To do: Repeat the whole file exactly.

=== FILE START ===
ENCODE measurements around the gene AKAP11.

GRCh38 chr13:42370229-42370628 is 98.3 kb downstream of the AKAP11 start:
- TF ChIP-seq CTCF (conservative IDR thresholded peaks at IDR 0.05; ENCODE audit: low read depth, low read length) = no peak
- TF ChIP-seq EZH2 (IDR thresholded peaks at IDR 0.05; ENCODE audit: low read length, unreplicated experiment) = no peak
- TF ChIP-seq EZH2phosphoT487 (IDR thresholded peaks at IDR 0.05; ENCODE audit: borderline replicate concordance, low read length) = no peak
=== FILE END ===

ENCODE measurements around the gene AKAP11.

GRCh38 chr13:42370229-42370628 is 98.3 kb downstream of the AKAP11 start:
- TF ChIP-seq CTCF (conservative IDR thresholded peaks at IDR 0.05; ENCODE audit: low read depth, low read length) = no peak
- TF ChIP-seq EZH2 (IDR thresholded peaks at IDR 0.05; ENCODE audit: low read length, unreplicated experiment) = no peak
- TF ChIP-seq EZH2phosphoT487 (IDR thresholded peaks at IDR 0.05; ENCODE audit: borderline replicate concordance, low read length) = no peak